Healthcare personnels' experiences with sharps/needle-stick injuries and preventive measures

Abstract number: P2017

Altiok M., Kuyurtar F., Karacorlu S., Ersoz G., Erdogan S., Gokce H.

Objective: In today's work environment health care personnel are at risk for infectious diseases from sharp instruments and needle sticks contaminated with patients' body fluids.

This study was planned for the purpose of determining hospital and public health clinic health care personnels' experiences with sharps/needle stick injuries and the preventive measures they take when injured.

Methods: The population of this descriptive and cross-sectional study was all 2532 health care personnel who worked at one university hospital, two state hospitals, and 54 public primary health care clinics in Mersin province. Using a random sampling method stratified by health care professions the goal was to reach all professional groups (357 physicians, 578 nurses/midwives, and 78 laboratory technicians). Data were collected by having the participants personally complete a data collection form. The forms were collected and Chi square test was used in the statistical analysis.

Results: A total of 956 (%37.7) of the health care personnel in hospitals and public health care clinics were interviewed. In our study the injury rate was %79.1; %60.9 of those were injured by instruments contaminated by blood and the most (%89.2) had experienced needle sticks. The majority of the injuries occurred at the patient's bedside; a significant percentage had been injured using incorrect practices of recapping a needle and removing a needle from a syringe and while disposing of sharps/needles in the sharps container. Injuries occurring while disposing in the sharps container happened the most often in public health clinics. In our study the most injuries occurred in nurses/midwives; the percentage of personnel having received the hepatitis B vaccination was similar in physicians and nurses/midwives and was low in laboratory technicians (P = 0.006, c2 = 10.378). Only %12.7 of the health care personnel had reported their injury.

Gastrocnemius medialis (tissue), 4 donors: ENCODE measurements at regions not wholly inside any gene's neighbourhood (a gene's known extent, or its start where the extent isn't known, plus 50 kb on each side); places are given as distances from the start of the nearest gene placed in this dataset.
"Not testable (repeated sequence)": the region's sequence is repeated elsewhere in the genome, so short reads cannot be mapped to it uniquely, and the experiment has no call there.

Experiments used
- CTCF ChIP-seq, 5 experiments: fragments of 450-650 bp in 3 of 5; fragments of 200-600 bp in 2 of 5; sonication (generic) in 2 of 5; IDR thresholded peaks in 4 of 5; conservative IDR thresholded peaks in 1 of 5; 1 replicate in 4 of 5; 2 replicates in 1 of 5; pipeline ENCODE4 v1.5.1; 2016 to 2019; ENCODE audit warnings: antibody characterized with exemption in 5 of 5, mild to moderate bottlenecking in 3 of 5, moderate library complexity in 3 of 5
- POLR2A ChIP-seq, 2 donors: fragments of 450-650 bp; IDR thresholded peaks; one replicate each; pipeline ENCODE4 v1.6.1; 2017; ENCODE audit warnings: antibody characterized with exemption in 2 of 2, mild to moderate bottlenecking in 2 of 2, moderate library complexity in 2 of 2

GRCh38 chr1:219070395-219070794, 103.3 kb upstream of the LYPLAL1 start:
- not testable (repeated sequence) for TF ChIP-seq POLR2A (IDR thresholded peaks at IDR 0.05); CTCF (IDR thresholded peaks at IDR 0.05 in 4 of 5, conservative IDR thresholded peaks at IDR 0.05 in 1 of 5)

Conclusion: In this research a high percentage of blood contaminated sharps/needle stick injuries was found, a low percentage of injuries were reported, and a high percentage of personnel had received the Hepatitis B vaccination. Although the level of vaccination was encouraging the injuries from incorrect practices and low level of injury reporting shows the need for regular continuing education on this subject.

Session Details

Date: 16/05/2009
Time: 00:00-00:00
Session name: 19th European Congress of Clinical Microbiology and Infectious Diseases
Location: Helsinki, Finland, 16 - 19 May 2009
Presentation type:
Back to top